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A Bit Of Help For The Sad Empty Nester

Posted by Linda Lauren on

The kids are on their way to college and your house is no longer filled with the same energy, music, tears and laughter that you have been used to for 18 years. In fact, it’s quiet. So quiet that you actually can’t think without all the noise of a full house. It’s a strange time because it begs the question: What now? What do I do now that my children are grown and I’ve become an empty nester?

Well, the first order of business is to decide what you are going to do with the newly abandoned bedroom. This is a new time in your life, too, and you want to afford yourself a smooth adjustment. Some people completely do away with the old bedroom of their son and/or daughter. Some might leave things just as they were and keep the room as a shrine. Still others will keep the room as a way to assure them that they have a place to return to when they visit.

I’d like to give you some ways of addressing the issue of the new potentially “empty” room in your home. Keep in mind that you should think of your needs first. Whether you are a single parent or have a partner/significant other, please consider asking yourself the following:

  • How often will the room be empty during a full year? If the answer is that it will be just used on holidays, then think about re-purposing the room to suit your own needs. Maybe turn it into a studio, sewing room or den, for instance.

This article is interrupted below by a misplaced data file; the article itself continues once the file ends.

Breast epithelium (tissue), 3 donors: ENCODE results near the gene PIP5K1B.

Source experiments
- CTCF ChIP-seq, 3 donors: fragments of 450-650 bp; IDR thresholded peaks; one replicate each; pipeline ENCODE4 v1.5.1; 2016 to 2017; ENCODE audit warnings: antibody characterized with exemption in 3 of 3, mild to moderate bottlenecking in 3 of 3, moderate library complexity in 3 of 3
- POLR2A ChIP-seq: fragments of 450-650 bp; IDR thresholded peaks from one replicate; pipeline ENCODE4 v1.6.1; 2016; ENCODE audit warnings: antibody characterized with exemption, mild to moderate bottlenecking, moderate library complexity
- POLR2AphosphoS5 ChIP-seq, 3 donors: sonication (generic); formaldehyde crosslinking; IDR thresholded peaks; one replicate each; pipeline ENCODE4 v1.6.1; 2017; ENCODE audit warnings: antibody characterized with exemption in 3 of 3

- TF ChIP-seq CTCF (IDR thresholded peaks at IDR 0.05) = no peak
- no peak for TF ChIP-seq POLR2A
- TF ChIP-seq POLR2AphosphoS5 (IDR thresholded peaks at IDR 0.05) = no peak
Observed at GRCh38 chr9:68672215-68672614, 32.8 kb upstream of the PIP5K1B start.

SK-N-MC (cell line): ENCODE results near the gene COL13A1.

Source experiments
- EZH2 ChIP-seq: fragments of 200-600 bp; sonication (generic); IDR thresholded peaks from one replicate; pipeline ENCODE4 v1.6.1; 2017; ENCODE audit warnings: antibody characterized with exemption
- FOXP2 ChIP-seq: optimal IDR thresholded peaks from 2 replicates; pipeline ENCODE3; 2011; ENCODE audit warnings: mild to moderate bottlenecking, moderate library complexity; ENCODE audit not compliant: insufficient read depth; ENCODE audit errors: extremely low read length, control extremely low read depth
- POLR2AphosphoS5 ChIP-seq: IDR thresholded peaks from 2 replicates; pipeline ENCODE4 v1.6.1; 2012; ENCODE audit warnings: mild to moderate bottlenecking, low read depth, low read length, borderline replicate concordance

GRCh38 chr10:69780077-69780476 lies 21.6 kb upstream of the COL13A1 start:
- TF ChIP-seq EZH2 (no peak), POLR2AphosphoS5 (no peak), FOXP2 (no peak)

• Do you have a hobby, or need a place to steal away for some meditative thought? This new room could be the answer to your quest for that special sacred space.
  • Will you be sharing the room with your partner? If so, then it should probably be a neutral room and not a bedroom. If you decide to have anything there to sleep on, make it a daybed so it fits into the “sofa” theme and can provide you with a comfortable place to relax.

There are no right or wrong answers to any of these questions, however, if you decide to make changes to the room, make sure you have a complete thought in mind for it’s use. It should make you happy, provide you with solace and entertain you at the same time. Most of all, try not to think about how your kids will feel. Going off to college affords them change and transition, too. Change is what you need to joyfully accept when making provisions for a future as a happy empty nester.

10/21/2016 08:11 am ET

 

 

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